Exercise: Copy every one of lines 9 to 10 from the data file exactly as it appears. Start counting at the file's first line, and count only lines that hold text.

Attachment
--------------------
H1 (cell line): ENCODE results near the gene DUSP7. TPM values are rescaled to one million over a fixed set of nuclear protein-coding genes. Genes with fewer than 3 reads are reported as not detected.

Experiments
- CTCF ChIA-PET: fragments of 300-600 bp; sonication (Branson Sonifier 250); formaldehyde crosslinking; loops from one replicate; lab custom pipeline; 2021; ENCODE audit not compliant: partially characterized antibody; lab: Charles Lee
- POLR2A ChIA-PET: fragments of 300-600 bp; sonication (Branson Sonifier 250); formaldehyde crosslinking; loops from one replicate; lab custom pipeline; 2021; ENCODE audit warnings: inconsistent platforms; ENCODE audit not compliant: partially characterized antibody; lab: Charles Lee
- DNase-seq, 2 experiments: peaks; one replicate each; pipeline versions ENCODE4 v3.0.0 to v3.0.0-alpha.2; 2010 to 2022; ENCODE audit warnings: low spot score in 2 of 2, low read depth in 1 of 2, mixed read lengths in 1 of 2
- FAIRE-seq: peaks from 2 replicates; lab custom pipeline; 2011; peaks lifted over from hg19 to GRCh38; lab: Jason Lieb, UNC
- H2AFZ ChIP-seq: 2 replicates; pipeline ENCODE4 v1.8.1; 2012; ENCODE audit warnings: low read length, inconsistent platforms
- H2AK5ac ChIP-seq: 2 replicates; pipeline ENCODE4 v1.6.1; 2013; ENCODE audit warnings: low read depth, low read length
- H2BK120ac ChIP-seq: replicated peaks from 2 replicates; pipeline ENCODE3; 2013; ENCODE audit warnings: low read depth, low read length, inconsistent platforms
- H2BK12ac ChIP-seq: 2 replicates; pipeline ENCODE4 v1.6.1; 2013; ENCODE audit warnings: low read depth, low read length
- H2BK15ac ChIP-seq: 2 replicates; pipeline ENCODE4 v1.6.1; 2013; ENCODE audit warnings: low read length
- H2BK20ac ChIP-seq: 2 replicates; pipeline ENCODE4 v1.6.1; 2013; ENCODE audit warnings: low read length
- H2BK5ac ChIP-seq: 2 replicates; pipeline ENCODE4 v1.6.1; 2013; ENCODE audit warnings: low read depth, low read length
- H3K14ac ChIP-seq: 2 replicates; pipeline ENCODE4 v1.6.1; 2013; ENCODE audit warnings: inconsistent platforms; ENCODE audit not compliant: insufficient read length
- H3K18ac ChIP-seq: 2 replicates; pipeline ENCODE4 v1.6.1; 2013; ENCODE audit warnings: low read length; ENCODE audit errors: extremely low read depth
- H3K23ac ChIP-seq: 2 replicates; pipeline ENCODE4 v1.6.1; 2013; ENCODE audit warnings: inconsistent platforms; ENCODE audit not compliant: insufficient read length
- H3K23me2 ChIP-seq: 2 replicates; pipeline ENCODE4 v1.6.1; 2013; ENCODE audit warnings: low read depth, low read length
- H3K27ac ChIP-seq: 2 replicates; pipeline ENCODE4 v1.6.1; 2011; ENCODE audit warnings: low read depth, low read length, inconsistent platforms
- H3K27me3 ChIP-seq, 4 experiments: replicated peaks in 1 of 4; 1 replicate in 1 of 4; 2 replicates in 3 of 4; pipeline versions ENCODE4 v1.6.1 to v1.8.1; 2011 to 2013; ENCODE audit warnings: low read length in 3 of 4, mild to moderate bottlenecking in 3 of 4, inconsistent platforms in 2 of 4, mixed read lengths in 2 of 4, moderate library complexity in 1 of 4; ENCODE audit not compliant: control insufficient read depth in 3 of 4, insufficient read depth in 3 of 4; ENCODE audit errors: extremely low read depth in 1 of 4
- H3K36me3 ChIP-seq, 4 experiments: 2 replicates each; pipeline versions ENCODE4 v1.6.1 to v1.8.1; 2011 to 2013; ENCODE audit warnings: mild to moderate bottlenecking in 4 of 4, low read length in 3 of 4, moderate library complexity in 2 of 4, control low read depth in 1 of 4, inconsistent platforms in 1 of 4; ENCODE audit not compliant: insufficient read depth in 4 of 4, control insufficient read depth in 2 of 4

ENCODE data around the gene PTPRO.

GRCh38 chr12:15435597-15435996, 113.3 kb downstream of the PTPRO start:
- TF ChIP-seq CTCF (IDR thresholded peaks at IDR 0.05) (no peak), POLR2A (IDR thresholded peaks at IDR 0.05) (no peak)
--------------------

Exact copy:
- H2BK120ac ChIP-seq: replicated peaks from 2 replicates; pipeline ENCODE3; 2013; ENCODE audit warnings: low read depth, low read length, inconsistent platforms
- H2BK12ac ChIP-seq: 2 replicates; pipeline ENCODE4 v1.6.1; 2013; ENCODE audit warnings: low read depth, low read length